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Wills, Trusts and Probate

A will, a trust and a probate are all aspects of the legal process before and after someone passes away. Someone may decide to execute a Will, in order to make sure that their personal belongings are distributed to their heirs the way that they would have wished them to be distributed. This saves the family a ton on headache when deciding what to do with a loved one's personal belongings. It is, however, necessary for a family to STILL go through the legal proceedings of a Probate, in order to validate the Will. Although your loved one executed a Will, you will need to have a court validate that Will in order to proceed in putting your loved one's belongings in your name, like a house or a car. The process of a Probate case can be daunting when you are not versed in Probate law. There are filing fees, paperwork, hearing dates, inventory and appraisals and process services associated with the process. Of course, no one wants to be caught in the middle of a Probate case, if you are not prepared, it is exactly what you may find yourself in.

But we'd hate to paint the picture of such a doom and gloom scenario. Although Probate matters can be a headache, if handled by the right person, office or firm; the process is seamless. There IS light at the end of a Probate tunnel. For those that wish to be well prepared for such an event; a Trust is what they should look into. A Trust acts like its own entity, or like a “robot”. The operators of the “robot” are called the “trustees” and can only act according to the robot’s directions. The Trust itself acts as the robot’s directions. Confusing? Let us give you an example.

Fred and Mary have two kids, Jake and Janice. Fred and Mary also own two houses, one in Las Vegas and one in Palm Springs, along with a Toyota Corolla. Now that Fred and Mary are in their retirement age and wish to do some traveling, they want to get their financial affairs in order, to make sure that it is done before they spend the rest of their lives catching up on all the fun they missed. They decide to execute a Trust. In this Trust, Fred and Mary decide that they want to give Jake the house in Las Vegas and Janice the house in Palm Springs and the Toyota Corolla. Fred and Mary have also decided that Janice will be the “Trustee” of their trust, which means that Janice will be the one in charge of making sure she gets her share and her brother gets his share. Janice cannot change the trust, as she was not the creator, she is only the Trustee.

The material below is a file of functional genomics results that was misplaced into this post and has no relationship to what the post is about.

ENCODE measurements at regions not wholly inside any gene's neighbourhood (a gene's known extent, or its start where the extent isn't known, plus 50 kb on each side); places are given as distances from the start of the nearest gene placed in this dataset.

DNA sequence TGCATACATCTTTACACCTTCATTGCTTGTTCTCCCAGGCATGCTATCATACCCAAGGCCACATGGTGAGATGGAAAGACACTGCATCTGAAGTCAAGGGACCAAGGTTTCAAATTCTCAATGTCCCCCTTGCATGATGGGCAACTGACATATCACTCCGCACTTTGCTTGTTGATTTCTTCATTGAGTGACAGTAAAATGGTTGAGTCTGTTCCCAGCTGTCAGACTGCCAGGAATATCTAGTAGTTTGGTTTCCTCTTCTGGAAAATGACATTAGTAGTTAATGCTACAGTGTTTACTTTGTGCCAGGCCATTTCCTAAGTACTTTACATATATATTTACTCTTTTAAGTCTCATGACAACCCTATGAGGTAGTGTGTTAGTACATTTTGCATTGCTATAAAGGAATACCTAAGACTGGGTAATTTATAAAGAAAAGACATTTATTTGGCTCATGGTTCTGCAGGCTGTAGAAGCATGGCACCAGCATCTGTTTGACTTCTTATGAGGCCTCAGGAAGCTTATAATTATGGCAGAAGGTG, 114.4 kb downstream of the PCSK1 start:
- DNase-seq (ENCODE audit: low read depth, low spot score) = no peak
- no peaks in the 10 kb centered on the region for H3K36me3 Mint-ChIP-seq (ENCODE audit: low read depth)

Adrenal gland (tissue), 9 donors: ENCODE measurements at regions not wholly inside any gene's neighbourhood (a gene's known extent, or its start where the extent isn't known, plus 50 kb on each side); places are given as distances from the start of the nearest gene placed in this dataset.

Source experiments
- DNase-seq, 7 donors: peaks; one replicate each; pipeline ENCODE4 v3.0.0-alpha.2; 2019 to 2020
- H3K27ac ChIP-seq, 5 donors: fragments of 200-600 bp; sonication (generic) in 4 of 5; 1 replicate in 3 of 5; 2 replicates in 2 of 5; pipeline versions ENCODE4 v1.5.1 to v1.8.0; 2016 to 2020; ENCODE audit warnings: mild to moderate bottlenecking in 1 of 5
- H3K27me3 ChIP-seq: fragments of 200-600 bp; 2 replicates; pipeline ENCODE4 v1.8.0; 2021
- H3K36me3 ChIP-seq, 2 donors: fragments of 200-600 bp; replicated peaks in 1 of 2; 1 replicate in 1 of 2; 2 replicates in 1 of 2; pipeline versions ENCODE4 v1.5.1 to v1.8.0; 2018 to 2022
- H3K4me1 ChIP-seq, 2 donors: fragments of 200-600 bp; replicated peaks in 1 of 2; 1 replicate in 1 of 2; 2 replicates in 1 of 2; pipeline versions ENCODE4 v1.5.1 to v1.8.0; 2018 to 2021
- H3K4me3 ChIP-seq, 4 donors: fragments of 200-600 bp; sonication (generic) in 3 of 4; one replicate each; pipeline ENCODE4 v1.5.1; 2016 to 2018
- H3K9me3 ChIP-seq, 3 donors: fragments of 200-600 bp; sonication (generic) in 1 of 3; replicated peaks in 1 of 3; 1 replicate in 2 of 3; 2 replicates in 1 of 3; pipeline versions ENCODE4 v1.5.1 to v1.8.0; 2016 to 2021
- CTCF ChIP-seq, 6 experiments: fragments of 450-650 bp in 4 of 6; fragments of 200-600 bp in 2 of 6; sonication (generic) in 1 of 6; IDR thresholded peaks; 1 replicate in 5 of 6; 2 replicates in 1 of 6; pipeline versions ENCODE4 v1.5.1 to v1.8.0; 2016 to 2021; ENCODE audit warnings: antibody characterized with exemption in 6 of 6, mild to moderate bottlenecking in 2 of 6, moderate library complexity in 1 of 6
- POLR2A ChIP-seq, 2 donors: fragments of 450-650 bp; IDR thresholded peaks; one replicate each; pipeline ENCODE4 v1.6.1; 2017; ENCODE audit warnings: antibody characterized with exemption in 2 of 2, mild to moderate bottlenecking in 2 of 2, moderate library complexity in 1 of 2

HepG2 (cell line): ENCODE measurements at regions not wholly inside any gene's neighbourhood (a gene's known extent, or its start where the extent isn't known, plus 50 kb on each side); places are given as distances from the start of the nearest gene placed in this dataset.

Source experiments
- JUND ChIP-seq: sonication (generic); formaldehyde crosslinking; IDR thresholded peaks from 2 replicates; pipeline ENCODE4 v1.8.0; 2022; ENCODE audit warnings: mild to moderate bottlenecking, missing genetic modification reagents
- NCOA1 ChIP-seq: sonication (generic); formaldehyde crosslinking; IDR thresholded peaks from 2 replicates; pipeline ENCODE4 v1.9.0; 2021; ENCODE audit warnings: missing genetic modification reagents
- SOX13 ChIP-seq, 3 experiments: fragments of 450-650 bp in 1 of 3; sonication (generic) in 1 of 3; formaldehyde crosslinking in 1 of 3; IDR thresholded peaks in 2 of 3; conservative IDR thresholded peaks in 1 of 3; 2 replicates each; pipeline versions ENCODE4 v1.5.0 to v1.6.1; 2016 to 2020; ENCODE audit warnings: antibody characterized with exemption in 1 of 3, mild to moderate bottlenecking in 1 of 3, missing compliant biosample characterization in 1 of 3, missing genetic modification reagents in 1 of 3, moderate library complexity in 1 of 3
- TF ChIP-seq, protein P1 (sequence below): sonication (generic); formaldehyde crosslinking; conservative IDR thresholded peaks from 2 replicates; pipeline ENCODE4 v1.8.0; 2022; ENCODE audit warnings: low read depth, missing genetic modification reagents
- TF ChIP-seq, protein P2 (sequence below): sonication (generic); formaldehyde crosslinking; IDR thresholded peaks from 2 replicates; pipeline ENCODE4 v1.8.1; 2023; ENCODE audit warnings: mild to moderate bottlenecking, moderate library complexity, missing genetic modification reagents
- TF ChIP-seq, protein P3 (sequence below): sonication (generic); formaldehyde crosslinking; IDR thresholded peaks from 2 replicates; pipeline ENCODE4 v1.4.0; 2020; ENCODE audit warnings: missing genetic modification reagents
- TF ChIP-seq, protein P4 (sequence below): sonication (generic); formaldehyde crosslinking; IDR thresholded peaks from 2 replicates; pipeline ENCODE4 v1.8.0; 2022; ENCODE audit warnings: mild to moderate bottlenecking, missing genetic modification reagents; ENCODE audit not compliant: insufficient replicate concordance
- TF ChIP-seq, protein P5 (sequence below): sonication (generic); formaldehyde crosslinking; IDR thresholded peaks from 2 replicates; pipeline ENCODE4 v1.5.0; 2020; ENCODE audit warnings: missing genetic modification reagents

Because Fred and Mary executed a Trust, their kids DO NOT have to deal with a Probate. They simply deed their parent’s house into the name of the trust, and when their parents pass away, they deed the properties into their own names. While Fred and Mary are still alive, the owner of the 2 houses and the car is the Trust, not Fred and Mary. This saves Jake and Janice the headache of enduring a Probate proceeding, while at the same time mourning the loss of their parents.

For a more detailed explanation or for clarification feel free to call our office at (909) 383-1549; or to make an appointment on our website. The initial consultation is free of charge.

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Serving the Inland Empire,

Los Angeles and the Desert Regions

                                                                                                                                                                                                                                                                                                                                          Contact Us: 

560 N. Arrowhead Avenue, Suite 5A 

San Bernardino, CA 92401

Telephone No.: (909) 383-1549

E-mail: info@prestigedocprep.com

Prestige Court Documents 2005.  All content and media found on this website is property of Prestige Court Documents.  Disclaimer: No information that you obtain from this website is legal advise, nor is it intended to be.  You should consult an attorney for individualized advise regarding your own unique situation. We are not attorneys, we can only provide self help services at your own specific direction.